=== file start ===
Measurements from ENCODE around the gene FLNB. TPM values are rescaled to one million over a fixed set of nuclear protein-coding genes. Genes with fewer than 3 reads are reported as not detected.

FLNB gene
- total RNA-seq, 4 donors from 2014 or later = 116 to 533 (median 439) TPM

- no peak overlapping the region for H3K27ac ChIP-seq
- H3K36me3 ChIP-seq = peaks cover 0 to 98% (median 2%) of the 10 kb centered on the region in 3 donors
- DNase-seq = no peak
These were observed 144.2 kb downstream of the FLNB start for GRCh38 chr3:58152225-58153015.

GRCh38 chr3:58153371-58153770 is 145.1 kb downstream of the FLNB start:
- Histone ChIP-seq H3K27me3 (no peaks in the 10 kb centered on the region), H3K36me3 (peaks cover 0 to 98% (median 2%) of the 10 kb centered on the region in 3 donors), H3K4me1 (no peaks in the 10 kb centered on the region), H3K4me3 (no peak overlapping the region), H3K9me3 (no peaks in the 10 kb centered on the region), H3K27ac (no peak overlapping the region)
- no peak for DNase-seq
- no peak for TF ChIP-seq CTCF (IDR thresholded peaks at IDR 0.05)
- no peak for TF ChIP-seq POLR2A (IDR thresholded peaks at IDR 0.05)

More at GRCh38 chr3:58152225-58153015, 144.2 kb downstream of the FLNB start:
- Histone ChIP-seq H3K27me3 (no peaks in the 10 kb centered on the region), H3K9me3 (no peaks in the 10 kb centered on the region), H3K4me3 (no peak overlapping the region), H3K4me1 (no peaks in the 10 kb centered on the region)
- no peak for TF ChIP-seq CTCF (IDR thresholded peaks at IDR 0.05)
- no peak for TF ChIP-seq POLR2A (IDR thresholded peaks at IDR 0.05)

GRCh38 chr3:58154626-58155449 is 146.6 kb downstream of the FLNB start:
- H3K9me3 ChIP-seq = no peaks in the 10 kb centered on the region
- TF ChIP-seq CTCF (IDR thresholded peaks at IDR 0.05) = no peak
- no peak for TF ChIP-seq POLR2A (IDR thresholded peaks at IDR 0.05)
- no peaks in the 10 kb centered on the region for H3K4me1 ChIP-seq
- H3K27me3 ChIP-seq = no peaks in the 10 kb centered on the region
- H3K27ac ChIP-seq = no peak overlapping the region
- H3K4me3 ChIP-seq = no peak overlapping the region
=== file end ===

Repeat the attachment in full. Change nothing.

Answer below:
Measurements from ENCODE around the gene FLNB. TPM values are rescaled to one million over a fixed set of nuclear protein-coding genes. Genes with fewer than 3 reads are reported as not detected.

FLNB gene
- total RNA-seq, 4 donors from 2014 or later = 116 to 533 (median 439) TPM

- no peak overlapping the region for H3K27ac ChIP-seq
- H3K36me3 ChIP-seq = peaks cover 0 to 98% (median 2%) of the 10 kb centered on the region in 3 donors
- DNase-seq = no peak
These were observed 144.2 kb downstream of the FLNB start for GRCh38 chr3:58152225-58153015.

GRCh38 chr3:58153371-58153770 is 145.1 kb downstream of the FLNB start:
- Histone ChIP-seq H3K27me3 (no peaks in the 10 kb centered on the region), H3K36me3 (peaks cover 0 to 98% (median 2%) of the 10 kb centered on the region in 3 donors), H3K4me1 (no peaks in the 10 kb centered on the region), H3K4me3 (no peak overlapping the region), H3K9me3 (no peaks in the 10 kb centered on the region), H3K27ac (no peak overlapping the region)
- no peak for DNase-seq
- no peak for TF ChIP-seq CTCF (IDR thresholded peaks at IDR 0.05)
- no peak for TF ChIP-seq POLR2A (IDR thresholded peaks at IDR 0.05)

More at GRCh38 chr3:58152225-58153015, 144.2 kb downstream of the FLNB start:
- Histone ChIP-seq H3K27me3 (no peaks in the 10 kb centered on the region), H3K9me3 (no peaks in the 10 kb centered on the region), H3K4me3 (no peak overlapping the region), H3K4me1 (no peaks in the 10 kb centered on the region)
- no peak for TF ChIP-seq CTCF (IDR thresholded peaks at IDR 0.05)
- no peak for TF ChIP-seq POLR2A (IDR thresholded peaks at IDR 0.05)

GRCh38 chr3:58154626-58155449 is 146.6 kb downstream of the FLNB start:
- H3K9me3 ChIP-seq = no peaks in the 10 kb centered on the region
- TF ChIP-seq CTCF (IDR thresholded peaks at IDR 0.05) = no peak
- no peak for TF ChIP-seq POLR2A (IDR thresholded peaks at IDR 0.05)
- no peaks in the 10 kb centered on the region for H3K4me1 ChIP-seq
- H3K27me3 ChIP-seq = no peaks in the 10 kb centered on the region
- H3K27ac ChIP-seq = no peak overlapping the region
- H3K4me3 ChIP-seq = no peak overlapping the region